By Ted Kritsonis
The Nokia C7 is a smartphone that arguably looks and feels better than some of the highly-acclaimed handsets out there, but the operating system it runs on just continues to lose its lustre, which makes this phone a bit of a conflicted device to consider.
We use the term “conflicted” because the C7 comes out at a time when Nokia has already made a deal with Microsoft to replace Symbian with the Windows Phone 7 operating system on future Nokia smartphones. There hasn’t been a set date on when that marriage will actually bring a device to market, but it is a done deal, and with that, the likelihood that Symbian will be around long-term.
The other reason we point this out is because the C7 is very much a close relative of the Nokia N8, which launched only months ago. The build of the phone is similar, and we very much appreciated the metallic finish and durable materials used to make the phone, but the layout is also very much the same. The C7 uses a 3.5-inch (640×360) AMOLED display that is clean and crisp, and a capacitive touchscreen that is definitely more responsive than previous Nokia handsets.
The usual specs are here — Wi-Fi, Bluetooth 3.0, FM radio, a built-in FM transmitter, GPS and a pentaband radio. Not to mention that Nokia’s Ovi Maps is possibly the best free GPS application preloaded on a phone because of how much it functions like a typical GPS unit. The impressive camera the N8 had has been transferred to the C7, where the 8-megapixel sensor isn’t quite as impressive as the speed and quality with which the rear camera performs. Photos are impressive with the C7 as well, so kudos to Nokia for yet another solid smartphone camera. The front-facing camera is VGA-only for video calls.
On the software side, the interface is the same as other recent Nokia handsets. You get three homescreens to plant up to six widgets each, so there isn’t anything new to report there, either. Nokia especially touted the C7 as a social networking-friendly phone, based largely on the integration provided on the main screen. Indeed, when we first looked at the main screen, we couldn’t miss the widget in the middle of the screen that implored us to “Connect to your social networks!”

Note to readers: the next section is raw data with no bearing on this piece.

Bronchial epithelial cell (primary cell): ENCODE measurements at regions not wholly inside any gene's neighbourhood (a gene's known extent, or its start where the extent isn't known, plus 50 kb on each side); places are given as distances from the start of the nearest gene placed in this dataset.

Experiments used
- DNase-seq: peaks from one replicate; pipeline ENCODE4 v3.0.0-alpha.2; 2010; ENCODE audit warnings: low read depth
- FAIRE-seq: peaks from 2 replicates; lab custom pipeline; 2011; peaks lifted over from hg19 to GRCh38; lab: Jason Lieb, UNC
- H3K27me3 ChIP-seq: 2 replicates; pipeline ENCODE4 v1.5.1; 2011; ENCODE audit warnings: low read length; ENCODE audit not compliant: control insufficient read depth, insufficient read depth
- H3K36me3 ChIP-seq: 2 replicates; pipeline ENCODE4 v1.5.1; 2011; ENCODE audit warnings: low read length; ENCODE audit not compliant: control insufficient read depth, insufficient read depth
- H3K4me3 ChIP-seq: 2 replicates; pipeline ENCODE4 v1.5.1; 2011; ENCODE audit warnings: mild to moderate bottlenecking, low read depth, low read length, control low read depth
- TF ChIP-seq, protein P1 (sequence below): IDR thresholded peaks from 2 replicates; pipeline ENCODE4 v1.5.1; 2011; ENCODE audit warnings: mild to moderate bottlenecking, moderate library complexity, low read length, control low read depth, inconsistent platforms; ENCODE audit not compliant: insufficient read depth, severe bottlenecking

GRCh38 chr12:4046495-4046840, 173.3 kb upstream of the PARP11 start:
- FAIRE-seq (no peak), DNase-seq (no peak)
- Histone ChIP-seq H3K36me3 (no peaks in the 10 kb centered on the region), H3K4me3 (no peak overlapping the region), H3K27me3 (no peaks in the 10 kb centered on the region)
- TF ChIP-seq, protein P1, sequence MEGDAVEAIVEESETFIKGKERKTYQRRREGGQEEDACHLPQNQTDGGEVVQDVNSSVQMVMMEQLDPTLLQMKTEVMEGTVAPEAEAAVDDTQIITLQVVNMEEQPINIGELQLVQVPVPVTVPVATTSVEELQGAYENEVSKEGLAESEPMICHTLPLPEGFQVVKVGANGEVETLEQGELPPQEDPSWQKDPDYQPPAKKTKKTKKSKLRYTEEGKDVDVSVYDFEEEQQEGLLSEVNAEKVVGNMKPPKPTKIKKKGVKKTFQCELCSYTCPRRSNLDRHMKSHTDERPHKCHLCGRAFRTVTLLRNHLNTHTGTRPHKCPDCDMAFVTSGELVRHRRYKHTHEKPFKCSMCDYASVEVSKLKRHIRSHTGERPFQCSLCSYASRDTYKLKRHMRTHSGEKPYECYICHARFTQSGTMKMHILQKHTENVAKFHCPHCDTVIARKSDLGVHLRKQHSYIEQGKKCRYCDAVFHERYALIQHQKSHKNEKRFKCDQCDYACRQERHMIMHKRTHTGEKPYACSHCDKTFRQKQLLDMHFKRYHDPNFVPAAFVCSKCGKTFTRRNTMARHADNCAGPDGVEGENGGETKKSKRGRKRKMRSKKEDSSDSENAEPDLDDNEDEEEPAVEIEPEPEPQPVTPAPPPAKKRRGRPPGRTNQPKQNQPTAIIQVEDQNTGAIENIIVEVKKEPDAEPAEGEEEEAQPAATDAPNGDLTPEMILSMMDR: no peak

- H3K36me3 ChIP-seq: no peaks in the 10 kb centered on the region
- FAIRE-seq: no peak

Pluralizing that proved to be a bit misleading because the only options we had to add were Facebook and Twitter. And the integration is really only just pulling down updates from both sites, which is actually not as in-depth as some of what the other platforms offer already. To call the C7 a “social networking” phone is not entirely accurate based on our testing, but the lack of options is only one reason why.
The other has to do with the rudimentary keyboard. It’s inexcusable at this stage of the game to have a smartphone running on software that doesn’t offer a portrait QWERTY keyboard onscreen. Social networking, of course, is almost equal parts updates from contacts and your own updates posted for everyone else to see. Even though tweets are less than 140 characters, the keypad is still a chore to use to just accomplish that task.
It continues that way for text messaging as well. Threaded texting is here and it looks fine, but again, Nokia should’ve already rectified the keyboard to better reflect what consumers are accustomed to using now. An update to this is set for this year, but it hasn’t come yet, and it may not matter as much with Windows Phone 7 waiting in the wings.
Web browsing is decent, multitasking is nicely managed and the Ovi Store has more apps than some might realize. The hardware of the phone itself is also nothing to sneeze at, with solid components under the hood, including battery life that lasts longer than other more notable smartphones.
Even with all this in play, the C7’s launch in Canada comes at an odd time. Do you opt for this or wait until Nokia and Microsoft bring the former’s excellent hardware with the latter’s impressive OS? We figure that Symbian fans will make an easy decision to stick to what they like, but those on the fence may prefer to wait until something potentially better comes along.
The decision, naturally, also comes with a cost in mind. WIND Mobile is offering the C7 for $350 without a contract, which really isn’t bad for a capable phone that isn’t shackled to any terms.
Of course, it also wouldn’t hurt to get the phone for no money at all, like in the contest we’re running here at WhatsYourTech. Enter to win and you could be good to go without paying a dime.
- Related: More Nokia coverage